By Joel Truett
At the beginning of this year Arizona Ethics Rule 5.4 formally ended. The Arizona Supreme Court announced the elimination of the rule last year, and has since gone into effect on January 1, 2021. The rule prohibited partnerships between lawyers and non-lawyers working together where any part of their services involved the practice of law.
In the United States, model ethics rules for lawyers are proposed by the American Bar Association, but the laws governing lawyers are enacted on a state-by-state basis. This means that the rules about how lawyers can behave change from one state to the next. The provisions enacted in Rule 5.4, however, were uniformly accepted in every state until this year. This makes Arizona the first state to cast off its restrictions on attorney/non-attorney partnerships.
The American Bar Association’s Model Rule 5.4 cites the protection of a lawyer’s professional judgement as the justification for the rule. The idea being that if a lawyer is working with a non-lawyer in providing legal services, the lawyer should ideally be making decisions based on the best interests of their client, without interference from any outside actor that could negatively influence the advice the lawyer gives.
While that may sound reasonable at first, the rule may at best be considered an unwieldy attempt to prevent bad behavior that is already illegal apart from the rule. At its worst, the rule serves as an artificial barrier restricting competition in the field of law in a self-serving scheme that benefits established lawyers while harming clients looking for new services. For those reasons, Arizona was right to eliminate the rule, and other states should follow suit.
To be charitable, Rule 5.4 takes a heavy-handed approach to solving a problem that could be addressed by other means. In its current form, as worded on the ABA’s website, the rule is an absolute prohibition on partnerships between lawyers and non-lawyers in business activities that involve the provision of legal advice. Instead of allowing for the punishment of wrongdoing when or where it occurs, the rule instead elects to completely prevent potentially beneficial forms of economic activity on the mere possibility that some nondescript harm may result from it.
While a state bar may have very legitimate reasons for wanting to prevent obstructions to lawyer’s professional judgement, a rule completely banning partnerships, as does rule 5.4, makes for an over-restrictive means to achieve that end. The rules already have plenty of guidelines about how a lawyer must behave when giving legal advice. These guidelines serve the stated purposes of 5.4 without imposing such burdensome restrictions. For example, lawyers must act in the fiduciary interest of their clients, and already have duties to place client interests above their own. The elimination of Rule 5.4 does nothing to prevent the enforcement mechanisms present in other ethical rules from applying. Consequently, if a lawyer in Arizona working under the law as it is today happens to place the business interests of their non-lawyer partner above their client’s interests, that lawyer will be in violation of ethical rules, and will be subject to state penalties. The law therefore continues to operate as it should.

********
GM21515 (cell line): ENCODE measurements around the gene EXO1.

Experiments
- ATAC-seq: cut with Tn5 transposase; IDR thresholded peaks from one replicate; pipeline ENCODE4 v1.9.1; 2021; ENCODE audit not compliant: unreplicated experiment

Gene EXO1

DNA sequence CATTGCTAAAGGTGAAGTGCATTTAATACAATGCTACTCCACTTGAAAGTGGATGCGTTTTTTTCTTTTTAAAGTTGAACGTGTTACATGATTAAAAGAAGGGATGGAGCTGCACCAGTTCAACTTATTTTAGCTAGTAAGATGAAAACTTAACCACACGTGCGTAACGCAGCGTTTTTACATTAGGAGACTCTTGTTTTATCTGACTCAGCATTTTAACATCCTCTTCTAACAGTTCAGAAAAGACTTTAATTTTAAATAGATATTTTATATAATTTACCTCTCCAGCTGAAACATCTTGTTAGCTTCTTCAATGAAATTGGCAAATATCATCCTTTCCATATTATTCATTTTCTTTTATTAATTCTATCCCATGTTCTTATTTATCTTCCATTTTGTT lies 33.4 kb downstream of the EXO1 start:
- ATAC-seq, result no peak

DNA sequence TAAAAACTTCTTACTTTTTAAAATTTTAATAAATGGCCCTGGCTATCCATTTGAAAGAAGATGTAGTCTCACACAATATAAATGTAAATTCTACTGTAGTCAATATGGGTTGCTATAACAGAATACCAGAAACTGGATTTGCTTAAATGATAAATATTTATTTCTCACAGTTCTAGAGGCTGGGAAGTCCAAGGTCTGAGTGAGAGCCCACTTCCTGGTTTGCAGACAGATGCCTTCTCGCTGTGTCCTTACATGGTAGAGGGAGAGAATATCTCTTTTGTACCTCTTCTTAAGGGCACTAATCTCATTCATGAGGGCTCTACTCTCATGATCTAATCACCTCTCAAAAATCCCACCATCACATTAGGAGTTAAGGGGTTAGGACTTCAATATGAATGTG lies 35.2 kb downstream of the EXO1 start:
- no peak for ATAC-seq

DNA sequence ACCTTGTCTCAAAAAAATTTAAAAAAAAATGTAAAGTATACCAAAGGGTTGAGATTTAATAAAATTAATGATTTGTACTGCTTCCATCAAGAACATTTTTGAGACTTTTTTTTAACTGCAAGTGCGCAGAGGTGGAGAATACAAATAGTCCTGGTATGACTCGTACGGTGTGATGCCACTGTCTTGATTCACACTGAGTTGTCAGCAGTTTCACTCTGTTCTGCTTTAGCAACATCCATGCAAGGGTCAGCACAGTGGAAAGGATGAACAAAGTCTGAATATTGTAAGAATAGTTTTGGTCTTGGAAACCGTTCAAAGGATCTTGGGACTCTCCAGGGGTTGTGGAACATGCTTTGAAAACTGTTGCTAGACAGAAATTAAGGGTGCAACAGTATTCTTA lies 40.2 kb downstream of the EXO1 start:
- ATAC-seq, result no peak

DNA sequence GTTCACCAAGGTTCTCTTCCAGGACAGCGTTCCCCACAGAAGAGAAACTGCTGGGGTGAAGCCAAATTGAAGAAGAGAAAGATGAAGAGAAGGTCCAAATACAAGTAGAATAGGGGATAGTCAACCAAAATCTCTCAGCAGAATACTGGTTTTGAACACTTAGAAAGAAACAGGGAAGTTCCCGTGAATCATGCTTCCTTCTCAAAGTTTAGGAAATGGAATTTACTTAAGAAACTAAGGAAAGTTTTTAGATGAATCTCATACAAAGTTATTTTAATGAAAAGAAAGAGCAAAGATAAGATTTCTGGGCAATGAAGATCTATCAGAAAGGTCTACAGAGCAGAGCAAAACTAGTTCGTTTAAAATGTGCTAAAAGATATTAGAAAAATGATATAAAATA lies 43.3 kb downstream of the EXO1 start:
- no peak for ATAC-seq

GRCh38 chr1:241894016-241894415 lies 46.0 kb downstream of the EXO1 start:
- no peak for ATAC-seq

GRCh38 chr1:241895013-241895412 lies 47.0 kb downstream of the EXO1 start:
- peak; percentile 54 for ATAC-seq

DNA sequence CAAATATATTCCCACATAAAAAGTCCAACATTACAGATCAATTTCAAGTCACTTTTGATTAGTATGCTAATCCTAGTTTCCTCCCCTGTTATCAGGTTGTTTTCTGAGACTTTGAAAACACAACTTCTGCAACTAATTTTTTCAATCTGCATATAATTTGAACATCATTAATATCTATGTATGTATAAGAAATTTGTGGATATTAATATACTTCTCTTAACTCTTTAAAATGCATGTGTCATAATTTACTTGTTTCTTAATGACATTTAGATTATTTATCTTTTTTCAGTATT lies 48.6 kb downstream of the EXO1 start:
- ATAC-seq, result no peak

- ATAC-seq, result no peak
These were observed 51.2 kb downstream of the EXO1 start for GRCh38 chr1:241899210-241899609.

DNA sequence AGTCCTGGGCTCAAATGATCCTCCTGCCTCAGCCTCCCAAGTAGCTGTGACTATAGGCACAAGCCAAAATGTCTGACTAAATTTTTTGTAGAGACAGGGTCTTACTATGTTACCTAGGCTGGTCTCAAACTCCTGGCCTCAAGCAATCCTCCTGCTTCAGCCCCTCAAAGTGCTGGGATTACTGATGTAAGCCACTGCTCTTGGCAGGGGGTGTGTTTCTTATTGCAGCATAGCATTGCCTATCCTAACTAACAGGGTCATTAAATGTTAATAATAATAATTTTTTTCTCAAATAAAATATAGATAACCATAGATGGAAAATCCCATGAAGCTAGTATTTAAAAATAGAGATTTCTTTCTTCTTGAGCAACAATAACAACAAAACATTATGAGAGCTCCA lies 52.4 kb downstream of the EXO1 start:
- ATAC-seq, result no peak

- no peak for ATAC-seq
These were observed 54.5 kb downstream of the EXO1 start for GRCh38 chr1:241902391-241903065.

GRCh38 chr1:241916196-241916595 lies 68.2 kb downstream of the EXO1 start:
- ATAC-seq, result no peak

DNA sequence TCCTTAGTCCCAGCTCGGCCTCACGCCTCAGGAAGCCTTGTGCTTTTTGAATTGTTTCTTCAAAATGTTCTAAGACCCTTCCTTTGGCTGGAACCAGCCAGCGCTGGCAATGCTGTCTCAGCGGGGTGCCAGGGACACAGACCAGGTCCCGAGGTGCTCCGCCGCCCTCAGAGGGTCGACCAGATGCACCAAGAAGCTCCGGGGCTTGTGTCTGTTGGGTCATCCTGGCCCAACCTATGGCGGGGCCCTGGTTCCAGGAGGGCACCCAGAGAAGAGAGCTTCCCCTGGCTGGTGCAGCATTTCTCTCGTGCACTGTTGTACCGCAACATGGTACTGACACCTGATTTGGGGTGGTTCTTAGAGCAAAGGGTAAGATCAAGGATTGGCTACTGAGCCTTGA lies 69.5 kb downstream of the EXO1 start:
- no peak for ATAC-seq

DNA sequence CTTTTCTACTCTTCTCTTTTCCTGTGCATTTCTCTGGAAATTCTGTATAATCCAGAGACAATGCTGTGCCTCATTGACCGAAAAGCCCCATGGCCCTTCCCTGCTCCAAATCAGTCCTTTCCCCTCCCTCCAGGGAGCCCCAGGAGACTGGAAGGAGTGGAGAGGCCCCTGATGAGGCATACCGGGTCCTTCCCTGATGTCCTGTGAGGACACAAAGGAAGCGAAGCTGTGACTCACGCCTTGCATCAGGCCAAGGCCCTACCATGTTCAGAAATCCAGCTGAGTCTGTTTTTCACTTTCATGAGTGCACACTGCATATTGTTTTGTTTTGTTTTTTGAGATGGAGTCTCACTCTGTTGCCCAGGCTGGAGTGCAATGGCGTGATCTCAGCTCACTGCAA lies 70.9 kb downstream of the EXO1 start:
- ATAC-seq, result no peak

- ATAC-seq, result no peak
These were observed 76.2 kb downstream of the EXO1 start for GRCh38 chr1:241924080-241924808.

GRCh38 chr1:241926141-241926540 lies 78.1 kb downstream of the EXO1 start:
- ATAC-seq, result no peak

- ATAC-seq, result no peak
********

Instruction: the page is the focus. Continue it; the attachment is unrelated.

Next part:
Moreover, Rule 5.4 reduces client options when selecting legal and consulting services. There are significant potential benefits available to clients in the provision of legal services by a firm that combines the skills of lawyers with those of non-lawyers. While lawyers are (hopefully) well-educated and capable individuals, no person can embody perfection in all the multitude of skills that a client may want when receiving a consultation. Professionals in other fields have valuable insights that may be usefully amplified if used in conjunction with legal services. Easing Rule 5.4 will allow for the creation of new businesses to provide these insights, while also increasing public access to legal resources overall.
Lastly, the elimination of Rule 5.4 does not mean the end of regulation of legal practice in Arizona. Business entities providing joint services must still apply for a license to do so in the state. The Supreme Court of Arizona approved its first two applicants this March.
At its best, the elimination of Rule 5.4 will provide Arizonans with access to new and unique legal services that can’t be replicated in any other state in the nation. While Arizona may be the first state to eliminate Rule 5.4, it is not alone in the country or in the world in doing so. Washington D.C. permits non-lawyer ownership of law practices, and England has allowed the same since 2007. It is a welcome sight to see Arizona join those jurisdictions in removing restrictions on legal partnerships.